Complexity Theory: Facebook on privacy, part 2: 50 shades of blue

Opinion by Adrian Liu
Feb. 3, 2020, 1:00 a.m.

Part of “Complexity Theory,” a new column on the tangled questions of our technological age.

I suggested in a prior piece on Facebook and privacy that Facebook’s idea of privacy demonstrated a sensitivity to the informed-consent paradigm. Under this paradigm, transparency and choice are the two necessary ingredients of having control over one’s information, and having control over one’s information is in turn the central feature of privacy. My privacy is protected if I am given a choice over how my information is shared, and if the conditions under which I make my choice are reasonably transparent (i.e. I know what I’m getting into). 

I argued that Facebook’s notion of “choice” was conveniently framed to allow the company to make unjustified assumptions about how users are agreeing to share information with others. Facebook, in pointing to an “opt-in friend relationship,” relied on a notion of privacy in which privacy implied “you control which people see your information,” but not “you control how people see your information.” 

The opt-in friend relationship was not the only way Facebook defended its practices to the U.S. Senate back in 2012. Today, I consider another argument Facebook put forth: Users knew what was happening, Facebook said, and could always opt out.

Rob Sherman, then Facebook’s manager of privacy and policy, stressed that users could always opt out of facial recognition for tagging, and that Facebook was transparent both about the use of facial-recognition and the ability for users to opt out. Because users always had the ability to opt out of tag suggestions, this argument implied, continued use of tag suggestions without opting out constitutes consent. 

Let’s now consider this argument: namely, the argument that Facebook’s facial recognition tag suggestions respected privacy rights because (1) users had the ability to opt out, and because (2) Facebook’s website was transparent about its usage of tag suggestions. 

Sherman noted explicitly in the hearing that Facebook strives for transparency: “We do a lot to be transparent and to let people know about the [facial-recognition] feature.” In his only other mention of transparency during the hearing, he said: “I think we also work very hard to be transparent with people about how the feature works. We provide information about the [opt-out] tool on a lot of different places on the site.”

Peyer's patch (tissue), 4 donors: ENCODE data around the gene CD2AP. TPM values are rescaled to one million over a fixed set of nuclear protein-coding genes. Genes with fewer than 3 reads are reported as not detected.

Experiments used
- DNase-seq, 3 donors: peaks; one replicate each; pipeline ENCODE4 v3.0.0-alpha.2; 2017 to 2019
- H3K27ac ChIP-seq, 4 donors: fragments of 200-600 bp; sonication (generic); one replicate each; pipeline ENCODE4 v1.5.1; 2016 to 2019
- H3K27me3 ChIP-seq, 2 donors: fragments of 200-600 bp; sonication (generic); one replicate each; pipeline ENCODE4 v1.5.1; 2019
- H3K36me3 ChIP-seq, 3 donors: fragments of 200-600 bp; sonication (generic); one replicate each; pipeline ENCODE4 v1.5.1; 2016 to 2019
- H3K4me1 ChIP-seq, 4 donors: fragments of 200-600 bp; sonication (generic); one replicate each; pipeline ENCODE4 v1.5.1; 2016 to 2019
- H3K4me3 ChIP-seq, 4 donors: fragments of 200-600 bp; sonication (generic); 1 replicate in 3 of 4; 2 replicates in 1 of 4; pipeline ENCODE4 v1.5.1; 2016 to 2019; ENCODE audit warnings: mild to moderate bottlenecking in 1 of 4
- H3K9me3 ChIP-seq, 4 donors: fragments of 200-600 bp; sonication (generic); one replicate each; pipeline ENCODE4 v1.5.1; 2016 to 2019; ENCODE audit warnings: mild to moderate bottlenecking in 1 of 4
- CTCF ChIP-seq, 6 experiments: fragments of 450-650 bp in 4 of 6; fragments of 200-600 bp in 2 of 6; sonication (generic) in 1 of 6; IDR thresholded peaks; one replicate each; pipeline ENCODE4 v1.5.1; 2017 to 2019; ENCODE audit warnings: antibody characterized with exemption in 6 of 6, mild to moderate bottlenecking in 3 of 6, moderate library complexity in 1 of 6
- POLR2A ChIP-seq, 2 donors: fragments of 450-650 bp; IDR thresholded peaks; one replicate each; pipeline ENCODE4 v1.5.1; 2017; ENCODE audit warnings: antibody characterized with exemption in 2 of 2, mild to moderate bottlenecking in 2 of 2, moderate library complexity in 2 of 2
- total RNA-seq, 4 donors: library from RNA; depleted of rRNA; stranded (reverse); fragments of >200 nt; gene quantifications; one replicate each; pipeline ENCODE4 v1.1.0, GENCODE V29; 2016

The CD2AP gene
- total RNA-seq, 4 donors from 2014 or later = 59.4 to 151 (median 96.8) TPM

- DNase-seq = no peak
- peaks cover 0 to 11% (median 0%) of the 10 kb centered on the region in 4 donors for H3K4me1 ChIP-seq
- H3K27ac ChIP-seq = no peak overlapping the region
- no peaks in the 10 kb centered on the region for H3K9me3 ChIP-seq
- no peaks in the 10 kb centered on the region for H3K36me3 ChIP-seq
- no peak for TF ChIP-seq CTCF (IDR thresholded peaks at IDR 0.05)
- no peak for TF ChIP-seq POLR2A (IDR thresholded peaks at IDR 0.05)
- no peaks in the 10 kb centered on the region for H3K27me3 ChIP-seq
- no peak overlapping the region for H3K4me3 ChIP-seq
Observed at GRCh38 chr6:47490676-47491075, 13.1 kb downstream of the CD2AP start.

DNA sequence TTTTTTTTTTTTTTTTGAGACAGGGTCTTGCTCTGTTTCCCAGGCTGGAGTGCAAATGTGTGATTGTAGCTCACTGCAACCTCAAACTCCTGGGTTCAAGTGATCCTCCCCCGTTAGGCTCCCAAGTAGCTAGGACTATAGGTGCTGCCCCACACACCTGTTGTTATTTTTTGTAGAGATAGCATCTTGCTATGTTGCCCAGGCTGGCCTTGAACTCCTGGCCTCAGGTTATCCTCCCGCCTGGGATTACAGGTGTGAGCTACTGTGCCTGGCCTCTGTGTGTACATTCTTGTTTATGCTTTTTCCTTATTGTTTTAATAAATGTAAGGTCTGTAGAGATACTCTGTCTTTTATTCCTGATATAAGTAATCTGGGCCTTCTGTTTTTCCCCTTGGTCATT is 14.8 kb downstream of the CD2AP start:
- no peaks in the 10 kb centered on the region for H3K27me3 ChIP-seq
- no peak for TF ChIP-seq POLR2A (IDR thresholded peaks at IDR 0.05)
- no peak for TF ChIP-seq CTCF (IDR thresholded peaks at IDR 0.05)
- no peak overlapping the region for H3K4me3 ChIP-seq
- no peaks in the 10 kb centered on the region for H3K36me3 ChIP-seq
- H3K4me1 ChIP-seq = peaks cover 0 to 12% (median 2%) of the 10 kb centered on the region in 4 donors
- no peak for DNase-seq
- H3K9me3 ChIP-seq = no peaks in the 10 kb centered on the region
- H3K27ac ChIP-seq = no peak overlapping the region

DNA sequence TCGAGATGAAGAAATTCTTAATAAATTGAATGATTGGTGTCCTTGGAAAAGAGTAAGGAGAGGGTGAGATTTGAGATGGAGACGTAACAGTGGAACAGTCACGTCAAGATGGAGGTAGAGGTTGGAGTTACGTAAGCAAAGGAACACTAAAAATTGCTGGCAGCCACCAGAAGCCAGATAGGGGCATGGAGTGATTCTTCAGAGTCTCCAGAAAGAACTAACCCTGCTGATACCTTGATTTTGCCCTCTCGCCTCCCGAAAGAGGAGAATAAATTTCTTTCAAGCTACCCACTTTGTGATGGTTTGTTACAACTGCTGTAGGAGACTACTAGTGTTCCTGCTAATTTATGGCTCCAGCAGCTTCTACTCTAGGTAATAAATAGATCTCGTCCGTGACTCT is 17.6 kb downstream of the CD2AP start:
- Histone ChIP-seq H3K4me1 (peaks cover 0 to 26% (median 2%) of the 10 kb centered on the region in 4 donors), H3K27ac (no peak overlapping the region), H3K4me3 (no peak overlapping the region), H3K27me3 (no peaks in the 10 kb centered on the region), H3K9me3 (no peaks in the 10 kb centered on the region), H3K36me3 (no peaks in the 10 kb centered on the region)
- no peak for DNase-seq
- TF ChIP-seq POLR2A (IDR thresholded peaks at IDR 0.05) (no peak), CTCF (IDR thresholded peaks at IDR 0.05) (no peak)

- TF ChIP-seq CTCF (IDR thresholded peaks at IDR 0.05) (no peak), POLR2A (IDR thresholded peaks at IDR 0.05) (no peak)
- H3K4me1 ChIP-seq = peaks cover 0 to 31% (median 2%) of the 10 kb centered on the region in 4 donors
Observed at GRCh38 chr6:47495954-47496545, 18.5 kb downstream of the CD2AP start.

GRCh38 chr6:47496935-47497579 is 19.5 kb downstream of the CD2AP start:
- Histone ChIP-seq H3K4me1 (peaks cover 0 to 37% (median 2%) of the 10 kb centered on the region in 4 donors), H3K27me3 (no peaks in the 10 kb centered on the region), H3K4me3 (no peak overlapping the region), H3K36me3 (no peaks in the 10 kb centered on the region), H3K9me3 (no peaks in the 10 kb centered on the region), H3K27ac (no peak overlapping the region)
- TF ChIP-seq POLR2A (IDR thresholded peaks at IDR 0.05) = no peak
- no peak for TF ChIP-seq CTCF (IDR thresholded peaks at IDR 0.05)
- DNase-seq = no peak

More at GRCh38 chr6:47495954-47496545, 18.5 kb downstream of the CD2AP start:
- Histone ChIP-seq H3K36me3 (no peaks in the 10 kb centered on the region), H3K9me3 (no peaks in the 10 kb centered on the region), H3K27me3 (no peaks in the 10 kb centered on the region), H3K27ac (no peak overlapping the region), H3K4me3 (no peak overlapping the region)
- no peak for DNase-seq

Transparency, according to Sherman, did not necessitate notifying users about the feature through email, on-site notifications, or other channels; indeed, Facebook does not proactively notify users of such features). Rather, according to Sherman’s testimony, it meant that information about the feature could be found at certain locations on the site. 

Facebook’s understanding of its responsibility with respect to transparency, then, seemed to be that Facebook had a responsibility to make information about its tools available to users who cared enough to find out, but that it had no responsibility to ensure, through active notices, that users were aware of the information.

But Facebook’s idea of transparency, when paired with its use of an opt-out rather than opt-in approach, does not allow users to provide meaningful informed consent. Users may give implicit consent, but this consent is uninformed. Facebook’s implementation of privacy practices for tag suggestions is a paradigm case of what Daniel Solove, a Georgetown Law professor who specializes in privacy, calls “the problem of the uninformed individual,” wherein users nominally give consent, but it is dubious that their consent is well-informed or considered.